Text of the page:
Based on Colm Tóibín’s successful novel, smartly adapted for the screen by Nick Hornby (High Fidelity, About a Boy) and sensitively directed by John Crowley (Boy A), Brooklyn is an odd duck of a movie. On the one hand, you could leave the theater arguing over its flaws. On the other, what’s good about it is good enough to make you feel like a curmudgeon for complaining.
The movie kicks off in 1952 and centers on a smart, ambitious young Irish woman from a provincial town Eilis Lacey (Saoirse Ronan) who luckily gets taken under the wing of the funny, humane family priest (Jim Broadbent, who can’t make a false move). With the help of the priest and Eilis’ loving, less confident older sister (gorgeous Fiona Glascott who breaks your heart), Eilis gets the chance to leave Ireland for America where wider horizons beckon.
It isn’t bad enough that she aches with loss for her sister and and their widowed mom (Jane Brennan), but the transatlantic passage is rough and Brooklyn, then a city filled with immigrants, isn’t welcoming. She becomes a salesgirl at a posh department store while juggling night classes in bookkeeping. She resides at a boarding house for single, more experienced young women presided over by tough, plainspoken and hilarious Mrs. Kehoe (Julie Walters, pocketing every scene she’s in).
At a dance, Eilis sparks romantically with a relentlessly charming Italian American (Emory Cohen) who has baseball, marriage and family on his mind, roughly in that order. The two embark on one of the more funny, non-cloying and charming screen romance in ages. It’s when a family tragedy summons Eilis back to Ireland and she meets another likely prospective suitor (Domnhall Gleeson) that we learn what the heroine is really made of.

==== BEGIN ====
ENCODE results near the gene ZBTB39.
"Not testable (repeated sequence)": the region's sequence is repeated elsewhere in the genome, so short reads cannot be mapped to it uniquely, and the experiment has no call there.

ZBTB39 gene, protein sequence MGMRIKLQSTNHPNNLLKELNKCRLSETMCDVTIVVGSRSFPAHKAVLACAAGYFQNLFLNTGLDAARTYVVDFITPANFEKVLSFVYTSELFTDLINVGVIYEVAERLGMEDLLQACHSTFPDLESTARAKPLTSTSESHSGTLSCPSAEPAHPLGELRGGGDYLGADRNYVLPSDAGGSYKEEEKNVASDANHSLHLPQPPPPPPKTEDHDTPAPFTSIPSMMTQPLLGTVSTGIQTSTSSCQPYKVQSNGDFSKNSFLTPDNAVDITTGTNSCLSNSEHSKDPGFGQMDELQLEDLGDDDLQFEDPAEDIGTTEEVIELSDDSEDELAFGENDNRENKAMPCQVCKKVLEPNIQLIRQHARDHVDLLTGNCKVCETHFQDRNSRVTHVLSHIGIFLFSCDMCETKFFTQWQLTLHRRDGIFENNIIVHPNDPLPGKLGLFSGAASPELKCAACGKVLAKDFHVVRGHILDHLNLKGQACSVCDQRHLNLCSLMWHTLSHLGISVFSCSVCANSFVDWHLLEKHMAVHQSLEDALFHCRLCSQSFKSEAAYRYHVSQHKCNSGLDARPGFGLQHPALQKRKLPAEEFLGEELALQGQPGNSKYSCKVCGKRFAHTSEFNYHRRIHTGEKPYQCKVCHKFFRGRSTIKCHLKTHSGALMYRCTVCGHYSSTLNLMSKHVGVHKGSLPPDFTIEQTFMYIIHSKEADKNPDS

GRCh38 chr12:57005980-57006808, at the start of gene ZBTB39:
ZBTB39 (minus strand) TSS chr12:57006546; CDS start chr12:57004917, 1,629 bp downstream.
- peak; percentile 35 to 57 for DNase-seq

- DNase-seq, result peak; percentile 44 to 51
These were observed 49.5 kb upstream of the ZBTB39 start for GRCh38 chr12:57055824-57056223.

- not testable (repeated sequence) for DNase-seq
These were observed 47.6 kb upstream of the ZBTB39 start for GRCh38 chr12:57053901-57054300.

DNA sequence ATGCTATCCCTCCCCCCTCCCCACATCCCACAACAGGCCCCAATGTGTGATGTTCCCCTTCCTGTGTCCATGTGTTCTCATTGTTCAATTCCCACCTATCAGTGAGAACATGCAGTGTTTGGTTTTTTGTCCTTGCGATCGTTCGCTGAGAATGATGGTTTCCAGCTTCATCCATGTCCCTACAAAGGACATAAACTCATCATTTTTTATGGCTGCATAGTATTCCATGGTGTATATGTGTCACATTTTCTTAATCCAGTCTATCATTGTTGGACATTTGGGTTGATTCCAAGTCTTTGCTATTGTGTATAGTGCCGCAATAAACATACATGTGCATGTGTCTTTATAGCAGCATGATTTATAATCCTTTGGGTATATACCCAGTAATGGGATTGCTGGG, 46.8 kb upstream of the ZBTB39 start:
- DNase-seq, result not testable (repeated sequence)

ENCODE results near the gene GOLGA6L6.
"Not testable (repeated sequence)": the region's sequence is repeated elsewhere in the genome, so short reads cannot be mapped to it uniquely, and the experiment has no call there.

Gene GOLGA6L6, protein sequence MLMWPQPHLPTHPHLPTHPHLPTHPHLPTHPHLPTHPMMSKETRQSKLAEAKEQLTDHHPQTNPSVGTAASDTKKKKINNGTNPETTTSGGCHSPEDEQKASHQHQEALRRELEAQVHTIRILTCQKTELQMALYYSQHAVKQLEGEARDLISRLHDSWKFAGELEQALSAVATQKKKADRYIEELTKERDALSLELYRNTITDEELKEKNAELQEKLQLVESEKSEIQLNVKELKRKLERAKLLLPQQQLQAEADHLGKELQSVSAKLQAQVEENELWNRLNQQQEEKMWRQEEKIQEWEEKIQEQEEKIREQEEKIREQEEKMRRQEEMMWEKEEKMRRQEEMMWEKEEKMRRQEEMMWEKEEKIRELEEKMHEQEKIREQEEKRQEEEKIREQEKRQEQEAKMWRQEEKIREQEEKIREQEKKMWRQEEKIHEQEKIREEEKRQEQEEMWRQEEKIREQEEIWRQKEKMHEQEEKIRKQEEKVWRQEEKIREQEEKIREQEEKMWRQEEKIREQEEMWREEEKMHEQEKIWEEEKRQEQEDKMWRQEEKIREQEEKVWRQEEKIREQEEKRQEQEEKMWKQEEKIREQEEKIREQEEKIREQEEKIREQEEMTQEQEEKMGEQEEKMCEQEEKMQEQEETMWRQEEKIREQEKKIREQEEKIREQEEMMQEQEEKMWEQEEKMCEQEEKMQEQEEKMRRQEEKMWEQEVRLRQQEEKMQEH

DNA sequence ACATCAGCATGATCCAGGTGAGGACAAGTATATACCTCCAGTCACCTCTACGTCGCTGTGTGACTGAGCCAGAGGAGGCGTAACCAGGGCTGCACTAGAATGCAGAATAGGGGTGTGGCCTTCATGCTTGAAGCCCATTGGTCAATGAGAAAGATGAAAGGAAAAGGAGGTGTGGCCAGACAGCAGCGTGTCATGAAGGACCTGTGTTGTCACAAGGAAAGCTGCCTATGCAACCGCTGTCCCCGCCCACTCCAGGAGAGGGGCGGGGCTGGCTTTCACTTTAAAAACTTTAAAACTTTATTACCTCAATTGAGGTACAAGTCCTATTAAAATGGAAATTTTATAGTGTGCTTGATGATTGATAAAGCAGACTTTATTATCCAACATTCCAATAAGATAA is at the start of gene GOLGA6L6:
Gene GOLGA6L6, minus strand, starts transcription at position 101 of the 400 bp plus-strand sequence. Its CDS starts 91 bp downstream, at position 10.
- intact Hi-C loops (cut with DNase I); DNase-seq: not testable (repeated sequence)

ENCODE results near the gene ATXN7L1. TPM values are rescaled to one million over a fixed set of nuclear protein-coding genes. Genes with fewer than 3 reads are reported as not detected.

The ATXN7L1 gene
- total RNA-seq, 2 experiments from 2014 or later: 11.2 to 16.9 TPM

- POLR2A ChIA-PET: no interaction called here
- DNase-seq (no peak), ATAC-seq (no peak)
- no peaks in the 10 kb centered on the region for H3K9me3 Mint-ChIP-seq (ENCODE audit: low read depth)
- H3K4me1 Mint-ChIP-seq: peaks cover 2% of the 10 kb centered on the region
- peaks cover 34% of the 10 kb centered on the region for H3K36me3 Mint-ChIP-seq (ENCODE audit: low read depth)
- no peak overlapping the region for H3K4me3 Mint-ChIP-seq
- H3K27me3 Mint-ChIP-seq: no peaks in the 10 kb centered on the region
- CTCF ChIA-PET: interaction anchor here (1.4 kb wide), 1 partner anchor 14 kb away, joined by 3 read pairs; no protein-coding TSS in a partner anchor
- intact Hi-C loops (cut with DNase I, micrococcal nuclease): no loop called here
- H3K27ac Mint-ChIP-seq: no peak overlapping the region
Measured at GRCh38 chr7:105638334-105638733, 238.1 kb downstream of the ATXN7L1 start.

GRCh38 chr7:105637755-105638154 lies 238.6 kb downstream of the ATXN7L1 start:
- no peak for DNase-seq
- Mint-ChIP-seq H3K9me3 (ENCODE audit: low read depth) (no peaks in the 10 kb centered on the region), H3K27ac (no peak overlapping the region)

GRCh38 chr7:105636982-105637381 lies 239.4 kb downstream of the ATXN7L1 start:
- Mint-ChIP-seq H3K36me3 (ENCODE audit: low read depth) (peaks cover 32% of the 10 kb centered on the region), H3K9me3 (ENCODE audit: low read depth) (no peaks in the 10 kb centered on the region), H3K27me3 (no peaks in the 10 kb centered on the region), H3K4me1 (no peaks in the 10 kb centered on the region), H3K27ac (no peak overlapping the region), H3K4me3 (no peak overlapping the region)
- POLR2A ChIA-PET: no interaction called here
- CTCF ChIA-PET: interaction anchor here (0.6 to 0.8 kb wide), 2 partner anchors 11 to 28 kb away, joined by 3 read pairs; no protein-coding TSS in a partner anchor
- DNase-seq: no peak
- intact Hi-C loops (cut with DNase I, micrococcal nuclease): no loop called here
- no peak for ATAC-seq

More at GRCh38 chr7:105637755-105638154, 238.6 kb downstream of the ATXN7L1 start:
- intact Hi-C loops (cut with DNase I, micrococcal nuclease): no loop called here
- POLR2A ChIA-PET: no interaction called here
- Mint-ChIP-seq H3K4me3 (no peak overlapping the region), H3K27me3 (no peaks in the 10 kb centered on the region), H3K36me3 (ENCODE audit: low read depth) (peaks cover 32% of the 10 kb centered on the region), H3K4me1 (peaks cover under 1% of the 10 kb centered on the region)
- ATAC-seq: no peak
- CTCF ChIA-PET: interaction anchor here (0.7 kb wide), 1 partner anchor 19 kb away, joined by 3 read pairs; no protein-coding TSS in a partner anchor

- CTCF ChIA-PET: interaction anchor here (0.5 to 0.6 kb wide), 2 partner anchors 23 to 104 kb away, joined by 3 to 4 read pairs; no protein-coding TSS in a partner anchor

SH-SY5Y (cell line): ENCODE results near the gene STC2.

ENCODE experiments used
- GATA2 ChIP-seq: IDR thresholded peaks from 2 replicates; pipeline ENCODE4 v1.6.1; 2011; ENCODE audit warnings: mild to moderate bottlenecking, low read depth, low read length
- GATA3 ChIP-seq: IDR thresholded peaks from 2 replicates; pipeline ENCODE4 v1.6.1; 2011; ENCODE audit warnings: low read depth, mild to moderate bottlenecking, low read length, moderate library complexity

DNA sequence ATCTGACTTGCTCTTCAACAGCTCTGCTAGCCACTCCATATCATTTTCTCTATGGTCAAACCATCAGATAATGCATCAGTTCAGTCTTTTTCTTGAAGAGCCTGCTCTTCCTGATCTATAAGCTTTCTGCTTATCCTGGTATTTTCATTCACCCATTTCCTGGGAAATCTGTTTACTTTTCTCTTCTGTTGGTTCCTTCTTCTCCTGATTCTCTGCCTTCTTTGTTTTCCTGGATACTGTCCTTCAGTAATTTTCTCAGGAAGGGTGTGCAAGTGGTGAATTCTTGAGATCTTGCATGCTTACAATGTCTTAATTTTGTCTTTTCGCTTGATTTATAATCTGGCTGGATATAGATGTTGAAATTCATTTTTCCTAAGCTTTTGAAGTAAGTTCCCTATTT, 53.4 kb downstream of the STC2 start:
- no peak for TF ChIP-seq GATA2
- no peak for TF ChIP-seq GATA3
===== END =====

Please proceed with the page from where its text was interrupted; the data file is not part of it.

Brooklyn is an effortlessly enjoyable movie but a slighter, less consequential one than the novel itself. It clears away the heroine’s plot obstacles too easily for its heroine and becomes repetitious way too soon. On the other hand, Saoirse Ronan is so good and watchable – the very best she’s been since Hanna – that she gives every scene a grace and gravity that sometimes fools us into believing that we’re watching an even better movie than it is.
The film’s makers have surrounded Ronan with gifted, great-looking people wearing terrific period costumes, wigs, and haircuts and although Brooklyn was filmed in Montreal, it immerses the viewer in a bustling, teeming new world of the mind and heart. Even when the film occasionally lags and loses its way, Ronan’s big talent, the sweetness and resilience of the characters, and the film’s big heart, are almost irresistible.